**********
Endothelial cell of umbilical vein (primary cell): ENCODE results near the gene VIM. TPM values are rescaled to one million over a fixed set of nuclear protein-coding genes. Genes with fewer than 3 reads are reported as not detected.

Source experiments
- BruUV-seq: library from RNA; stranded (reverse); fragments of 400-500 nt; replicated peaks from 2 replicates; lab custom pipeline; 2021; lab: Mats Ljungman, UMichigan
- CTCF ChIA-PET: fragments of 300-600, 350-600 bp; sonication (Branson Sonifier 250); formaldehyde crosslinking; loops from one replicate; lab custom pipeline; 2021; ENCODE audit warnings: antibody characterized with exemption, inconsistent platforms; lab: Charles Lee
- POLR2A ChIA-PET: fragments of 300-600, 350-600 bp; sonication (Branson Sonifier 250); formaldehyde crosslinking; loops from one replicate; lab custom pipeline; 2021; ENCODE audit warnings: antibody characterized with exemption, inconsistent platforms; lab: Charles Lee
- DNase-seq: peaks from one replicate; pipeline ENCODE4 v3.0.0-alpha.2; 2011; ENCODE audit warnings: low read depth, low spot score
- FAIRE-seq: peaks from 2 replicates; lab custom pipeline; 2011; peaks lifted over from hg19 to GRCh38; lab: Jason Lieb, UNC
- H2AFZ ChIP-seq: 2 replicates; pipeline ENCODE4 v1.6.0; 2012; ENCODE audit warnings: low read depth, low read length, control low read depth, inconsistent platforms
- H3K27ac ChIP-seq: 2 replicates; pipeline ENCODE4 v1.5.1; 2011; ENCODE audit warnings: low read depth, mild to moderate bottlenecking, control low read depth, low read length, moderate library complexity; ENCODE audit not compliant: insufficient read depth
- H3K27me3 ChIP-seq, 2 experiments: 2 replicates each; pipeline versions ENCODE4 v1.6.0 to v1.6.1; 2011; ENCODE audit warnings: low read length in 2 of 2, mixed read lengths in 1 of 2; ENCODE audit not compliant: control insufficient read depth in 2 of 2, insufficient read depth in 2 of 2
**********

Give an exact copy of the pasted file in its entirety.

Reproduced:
Endothelial cell of umbilical vein (primary cell): ENCODE results near the gene VIM. TPM values are rescaled to one million over a fixed set of nuclear protein-coding genes. Genes with fewer than 3 reads are reported as not detected.

Source experiments
- BruUV-seq: library from RNA; stranded (reverse); fragments of 400-500 nt; replicated peaks from 2 replicates; lab custom pipeline; 2021; lab: Mats Ljungman, UMichigan
- CTCF ChIA-PET: fragments of 300-600, 350-600 bp; sonication (Branson Sonifier 250); formaldehyde crosslinking; loops from one replicate; lab custom pipeline; 2021; ENCODE audit warnings: antibody characterized with exemption, inconsistent platforms; lab: Charles Lee
- POLR2A ChIA-PET: fragments of 300-600, 350-600 bp; sonication (Branson Sonifier 250); formaldehyde crosslinking; loops from one replicate; lab custom pipeline; 2021; ENCODE audit warnings: antibody characterized with exemption, inconsistent platforms; lab: Charles Lee
- DNase-seq: peaks from one replicate; pipeline ENCODE4 v3.0.0-alpha.2; 2011; ENCODE audit warnings: low read depth, low spot score
- FAIRE-seq: peaks from 2 replicates; lab custom pipeline; 2011; peaks lifted over from hg19 to GRCh38; lab: Jason Lieb, UNC
- H2AFZ ChIP-seq: 2 replicates; pipeline ENCODE4 v1.6.0; 2012; ENCODE audit warnings: low read depth, low read length, control low read depth, inconsistent platforms
- H3K27ac ChIP-seq: 2 replicates; pipeline ENCODE4 v1.5.1; 2011; ENCODE audit warnings: low read depth, mild to moderate bottlenecking, control low read depth, low read length, moderate library complexity; ENCODE audit not compliant: insufficient read depth
- H3K27me3 ChIP-seq, 2 experiments: 2 replicates each; pipeline versions ENCODE4 v1.6.0 to v1.6.1; 2011; ENCODE audit warnings: low read length in 2 of 2, mixed read lengths in 1 of 2; ENCODE audit not compliant: control insufficient read depth in 2 of 2, insufficient read depth in 2 of 2